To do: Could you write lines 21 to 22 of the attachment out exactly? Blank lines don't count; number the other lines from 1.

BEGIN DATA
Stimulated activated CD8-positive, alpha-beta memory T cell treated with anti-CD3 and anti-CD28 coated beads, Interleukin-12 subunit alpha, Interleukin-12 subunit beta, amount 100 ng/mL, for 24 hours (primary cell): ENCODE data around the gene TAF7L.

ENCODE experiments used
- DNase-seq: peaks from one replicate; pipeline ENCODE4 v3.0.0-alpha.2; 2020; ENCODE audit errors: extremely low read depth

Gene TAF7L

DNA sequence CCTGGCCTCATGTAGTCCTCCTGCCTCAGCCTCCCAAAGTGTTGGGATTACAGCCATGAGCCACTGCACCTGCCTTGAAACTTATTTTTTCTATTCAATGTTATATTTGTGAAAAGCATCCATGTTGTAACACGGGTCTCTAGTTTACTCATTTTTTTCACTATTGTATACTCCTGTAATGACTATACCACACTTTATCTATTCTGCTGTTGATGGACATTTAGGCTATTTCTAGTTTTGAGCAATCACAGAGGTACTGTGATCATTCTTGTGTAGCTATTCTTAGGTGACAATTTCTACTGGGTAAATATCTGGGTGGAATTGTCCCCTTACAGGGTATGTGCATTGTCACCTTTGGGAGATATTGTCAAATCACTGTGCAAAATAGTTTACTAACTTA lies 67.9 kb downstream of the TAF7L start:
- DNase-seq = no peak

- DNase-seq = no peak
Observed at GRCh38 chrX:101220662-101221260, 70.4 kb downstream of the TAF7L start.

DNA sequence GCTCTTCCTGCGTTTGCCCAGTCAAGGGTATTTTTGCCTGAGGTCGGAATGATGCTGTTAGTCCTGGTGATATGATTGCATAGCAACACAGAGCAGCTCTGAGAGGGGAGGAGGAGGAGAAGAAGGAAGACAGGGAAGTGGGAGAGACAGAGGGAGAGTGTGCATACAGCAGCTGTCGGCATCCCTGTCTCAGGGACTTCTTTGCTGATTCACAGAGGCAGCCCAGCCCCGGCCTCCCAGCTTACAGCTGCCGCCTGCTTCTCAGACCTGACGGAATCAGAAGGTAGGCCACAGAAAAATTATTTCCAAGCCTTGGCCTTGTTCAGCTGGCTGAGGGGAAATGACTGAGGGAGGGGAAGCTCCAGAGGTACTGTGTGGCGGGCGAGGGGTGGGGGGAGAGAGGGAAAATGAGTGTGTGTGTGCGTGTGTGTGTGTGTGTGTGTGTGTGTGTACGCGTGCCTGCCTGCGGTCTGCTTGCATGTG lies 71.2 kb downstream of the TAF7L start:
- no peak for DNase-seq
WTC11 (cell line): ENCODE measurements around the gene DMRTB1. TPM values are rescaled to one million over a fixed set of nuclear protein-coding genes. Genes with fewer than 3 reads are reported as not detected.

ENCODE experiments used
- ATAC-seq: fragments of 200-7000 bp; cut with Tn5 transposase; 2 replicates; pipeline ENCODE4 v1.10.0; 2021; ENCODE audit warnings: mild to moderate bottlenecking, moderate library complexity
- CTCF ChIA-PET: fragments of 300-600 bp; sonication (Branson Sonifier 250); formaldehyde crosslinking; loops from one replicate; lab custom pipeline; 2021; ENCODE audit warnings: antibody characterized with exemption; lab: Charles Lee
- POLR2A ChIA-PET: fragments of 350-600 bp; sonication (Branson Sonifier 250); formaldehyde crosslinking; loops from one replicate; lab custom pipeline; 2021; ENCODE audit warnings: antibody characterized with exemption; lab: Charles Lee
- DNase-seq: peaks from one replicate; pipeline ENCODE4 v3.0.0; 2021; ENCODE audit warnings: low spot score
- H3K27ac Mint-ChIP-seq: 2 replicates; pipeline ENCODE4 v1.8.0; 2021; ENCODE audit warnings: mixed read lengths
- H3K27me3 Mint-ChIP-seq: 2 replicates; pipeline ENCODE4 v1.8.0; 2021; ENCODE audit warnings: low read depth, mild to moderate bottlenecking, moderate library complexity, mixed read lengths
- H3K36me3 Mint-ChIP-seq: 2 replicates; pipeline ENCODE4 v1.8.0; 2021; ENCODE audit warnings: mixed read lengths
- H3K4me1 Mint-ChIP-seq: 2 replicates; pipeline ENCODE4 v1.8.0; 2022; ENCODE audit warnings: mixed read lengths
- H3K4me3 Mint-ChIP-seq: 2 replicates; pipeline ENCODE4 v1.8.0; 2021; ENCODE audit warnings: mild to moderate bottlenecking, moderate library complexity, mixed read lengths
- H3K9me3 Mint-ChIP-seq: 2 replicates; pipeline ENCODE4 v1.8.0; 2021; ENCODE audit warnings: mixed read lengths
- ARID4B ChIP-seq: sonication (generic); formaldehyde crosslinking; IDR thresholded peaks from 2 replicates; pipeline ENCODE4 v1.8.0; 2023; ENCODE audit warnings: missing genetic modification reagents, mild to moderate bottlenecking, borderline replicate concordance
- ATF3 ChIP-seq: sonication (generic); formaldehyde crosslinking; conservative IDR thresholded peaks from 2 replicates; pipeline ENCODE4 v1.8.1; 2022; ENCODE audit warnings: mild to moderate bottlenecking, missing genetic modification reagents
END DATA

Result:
- H3K4me3 Mint-ChIP-seq: 2 replicates; pipeline ENCODE4 v1.8.0; 2021; ENCODE audit warnings: mild to moderate bottlenecking, moderate library complexity, mixed read lengths
- H3K9me3 Mint-ChIP-seq: 2 replicates; pipeline ENCODE4 v1.8.0; 2021; ENCODE audit warnings: mixed read lengths